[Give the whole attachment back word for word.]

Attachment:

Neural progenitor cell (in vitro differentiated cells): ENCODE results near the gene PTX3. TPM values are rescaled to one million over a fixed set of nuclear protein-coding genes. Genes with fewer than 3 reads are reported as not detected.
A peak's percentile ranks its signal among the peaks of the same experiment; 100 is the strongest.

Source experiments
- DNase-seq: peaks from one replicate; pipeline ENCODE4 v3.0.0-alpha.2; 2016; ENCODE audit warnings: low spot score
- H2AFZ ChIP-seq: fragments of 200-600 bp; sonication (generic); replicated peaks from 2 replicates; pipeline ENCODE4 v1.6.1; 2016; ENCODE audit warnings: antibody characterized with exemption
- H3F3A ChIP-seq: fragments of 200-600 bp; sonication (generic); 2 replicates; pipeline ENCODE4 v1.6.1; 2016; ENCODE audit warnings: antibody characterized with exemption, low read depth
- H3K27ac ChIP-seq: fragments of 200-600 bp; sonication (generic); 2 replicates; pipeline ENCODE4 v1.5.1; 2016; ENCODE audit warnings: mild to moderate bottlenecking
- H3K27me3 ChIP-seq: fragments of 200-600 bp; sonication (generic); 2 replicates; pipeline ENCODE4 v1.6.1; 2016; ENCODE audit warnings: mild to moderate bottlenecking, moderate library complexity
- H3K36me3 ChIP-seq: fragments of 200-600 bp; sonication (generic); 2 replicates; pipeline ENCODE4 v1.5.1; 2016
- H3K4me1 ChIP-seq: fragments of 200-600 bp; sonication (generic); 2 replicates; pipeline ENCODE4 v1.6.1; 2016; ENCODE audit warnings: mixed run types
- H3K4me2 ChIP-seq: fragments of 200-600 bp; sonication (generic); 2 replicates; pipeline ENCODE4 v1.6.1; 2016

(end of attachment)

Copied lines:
Neural progenitor cell (in vitro differentiated cells): ENCODE results near the gene PTX3. TPM values are rescaled to one million over a fixed set of nuclear protein-coding genes. Genes with fewer than 3 reads are reported as not detected.
A peak's percentile ranks its signal among the peaks of the same experiment; 100 is the strongest.

Source experiments
- DNase-seq: peaks from one replicate; pipeline ENCODE4 v3.0.0-alpha.2; 2016; ENCODE audit warnings: low spot score
- H2AFZ ChIP-seq: fragments of 200-600 bp; sonication (generic); replicated peaks from 2 replicates; pipeline ENCODE4 v1.6.1; 2016; ENCODE audit warnings: antibody characterized with exemption
- H3F3A ChIP-seq: fragments of 200-600 bp; sonication (generic); 2 replicates; pipeline ENCODE4 v1.6.1; 2016; ENCODE audit warnings: antibody characterized with exemption, low read depth
- H3K27ac ChIP-seq: fragments of 200-600 bp; sonication (generic); 2 replicates; pipeline ENCODE4 v1.5.1; 2016; ENCODE audit warnings: mild to moderate bottlenecking
- H3K27me3 ChIP-seq: fragments of 200-600 bp; sonication (generic); 2 replicates; pipeline ENCODE4 v1.6.1; 2016; ENCODE audit warnings: mild to moderate bottlenecking, moderate library complexity
- H3K36me3 ChIP-seq: fragments of 200-600 bp; sonication (generic); 2 replicates; pipeline ENCODE4 v1.5.1; 2016
- H3K4me1 ChIP-seq: fragments of 200-600 bp; sonication (generic); 2 replicates; pipeline ENCODE4 v1.6.1; 2016; ENCODE audit warnings: mixed run types
- H3K4me2 ChIP-seq: fragments of 200-600 bp; sonication (generic); 2 replicates; pipeline ENCODE4 v1.6.1; 2016